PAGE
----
Perdue, the colorful executive who made his Salisbury-based Perdue Farms Inc. one of the nation's biggest privately held companies, has offered both Gov. William Donald Schaefer and prospective team owner Leonard "Boogie" Weinglass his assistance in landing an NFL team, according to sources familiar with the deliberations.
His exact role is undefined, but sources say he has discussed becoming a member of Weinglass' investment group, which already includes moviemaker Barry Levinson, ex-Colt Joe Washington and a number of local businessmen, including Crown Central Petroleum chief Henry Rosenberg and H&S; Bakery head John Paterakis.
Weinglass declined last night to discuss a role for Perdue other than to confirm the two men have spoken recently.
There was also talk of Perdue becoming a part of another group, possibly one that would win the endorsement of Schaefer. The governor and other community leaders have remained neutral on the issue of ownership for a football team, preferring to make the city's case and allow the league to chose from among the two applicants for ownership: Florida-based investor Malcolm Glazer and a group led by Weinglass, chairman of the Joppa-based retailer Merry-Go-Round Enterprises.
Perdue was unavailable for comment yesterday, but several sources confirmed that he is among three potential investors considered likely to play a role in a new or reconfigured ownership group for Baltimore.
NFL owners will meet for the second time near Chicago on Nov. 30 to award an expansion franchise. A meeting there Oct. 26 resulted in consensus for one city -- Charlotte, N.C. -- and a deferral on the second team.
Concerned that Baltimore's bid did not emerge a winner last month, Schaefer convened a summit with Mayor Kurt L. Schmoke, Maryland Stadium Authority chairman Herbert J. Belgrad and Rouse Co. chairman Mathias J. DeVito, representing the Greater Baltimore Committee.
The group determined that changes in the city's prospective ownership groups were the best hope of overcoming rivals St. Louis, Jacksonville, Fla., and Memphis, Tenn., according to sources familiar with those discussions.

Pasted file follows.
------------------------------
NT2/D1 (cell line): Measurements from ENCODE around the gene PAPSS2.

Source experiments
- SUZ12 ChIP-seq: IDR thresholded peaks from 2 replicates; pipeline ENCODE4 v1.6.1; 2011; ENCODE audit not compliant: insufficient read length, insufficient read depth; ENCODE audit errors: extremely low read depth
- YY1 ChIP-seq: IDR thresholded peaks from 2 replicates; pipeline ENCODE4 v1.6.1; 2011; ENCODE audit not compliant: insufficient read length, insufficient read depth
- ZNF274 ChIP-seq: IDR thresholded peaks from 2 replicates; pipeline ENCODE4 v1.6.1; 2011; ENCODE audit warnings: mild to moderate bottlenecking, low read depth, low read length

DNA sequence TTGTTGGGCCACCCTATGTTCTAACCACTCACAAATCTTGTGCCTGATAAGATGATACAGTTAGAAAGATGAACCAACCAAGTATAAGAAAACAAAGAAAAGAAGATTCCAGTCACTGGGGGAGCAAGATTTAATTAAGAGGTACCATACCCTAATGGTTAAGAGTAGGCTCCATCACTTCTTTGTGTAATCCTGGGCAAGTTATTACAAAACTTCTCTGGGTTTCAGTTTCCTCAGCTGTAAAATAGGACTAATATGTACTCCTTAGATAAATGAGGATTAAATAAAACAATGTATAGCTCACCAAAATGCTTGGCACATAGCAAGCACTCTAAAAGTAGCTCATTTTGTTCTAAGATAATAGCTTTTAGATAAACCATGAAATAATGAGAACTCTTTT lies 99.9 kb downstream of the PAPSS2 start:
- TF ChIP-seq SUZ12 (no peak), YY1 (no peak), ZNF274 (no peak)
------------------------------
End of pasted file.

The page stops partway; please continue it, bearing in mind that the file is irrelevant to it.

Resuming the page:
Some NFL owners have said privately that they are uncomfortable with Weinglass' freewheeling style and Glazer's bottom-line mentality. But the prospective owners also have fans among some owners who support their bids.
Concerned with the questions about his suitability, Weinglass met with NFL commissioner Paul Tagliabue last week and received assurances he has passed muster, Weinglass said.
Since their summit last week, Baltimore's expansion organizers have held talks with a number of potential investors, chiefly Lurie and Lerner, about filing applications to own a team here. A part of the discussions has been the possibility of the governor formally endorsing the new group, although there have been concerns that such a commitment may engender lawsuits from the groups not endorsed. The Weinglass and Glazer groups each paid $50,000 to the local expansion committee to help pay for its activities.
Belgrad declined to discuss the specifics of negotiations, other than to say that the local NFL backers were exploring three options: staying the course, adding a third group, or endorsing one of the existing groups.
Perdue was courted several years ago to provide the financial muscle to a Baltimore expansion group that included Hall of Fame quarterback Bart Starr, but ended up not filing an application. Perdue also expressed interest in the Orioles in the 1970s, but made no offer.
Perdue could add significant stature to an NFL bid. The executive is well known for the TV commercials in which he boasts, "It takes a tough man to make a tender chicken," and he was once rated among the Forbes 400 richest Americans.
Lurie's candidacy has enjoyed significant support from New York Giants owner Robert Tisch, who led an investment group seeking a Baltimore expansion team until he dropped out to buy into the Giants.
Tisch, who said he came to know Lurie when their respective families ran competing motion picture theater chains, introduced Lurie to Schaefer at a State House meeting last month. Lurie also has the support of H. Furlong Baldwin, the influential chairman of Mercantile Safe Deposit & Trust.
Schaefer was impressed with Lurie, but one source connected with his effort said last night that it appeared unlikely the governor would publicly endorse him.
Lerner has been reluctant to get involved in a Baltimore expansion effort, but local backers were hopeful early this week that they maybe able to entice him in with a promised endorsement by Schaefer, sources said.
The NFL has said it wants all ownership applications filed by noon Monday, including a $20 million letter of credit.
THE PERDUE FILE
Name: Franklin P. Perdue
Occupation: Former chairman and now chairman of the executive committee of Perdue Farms Inc., which has revenues estimated near $1 billion. Perdue was once listed among the 400 richest Americans by Forbes.
Personal: Born in Parsonsburg, Md., in 1920, attended Salisbury State College for two years before joining the family business. He rose to president in 1953 and oversaw a massive expansion.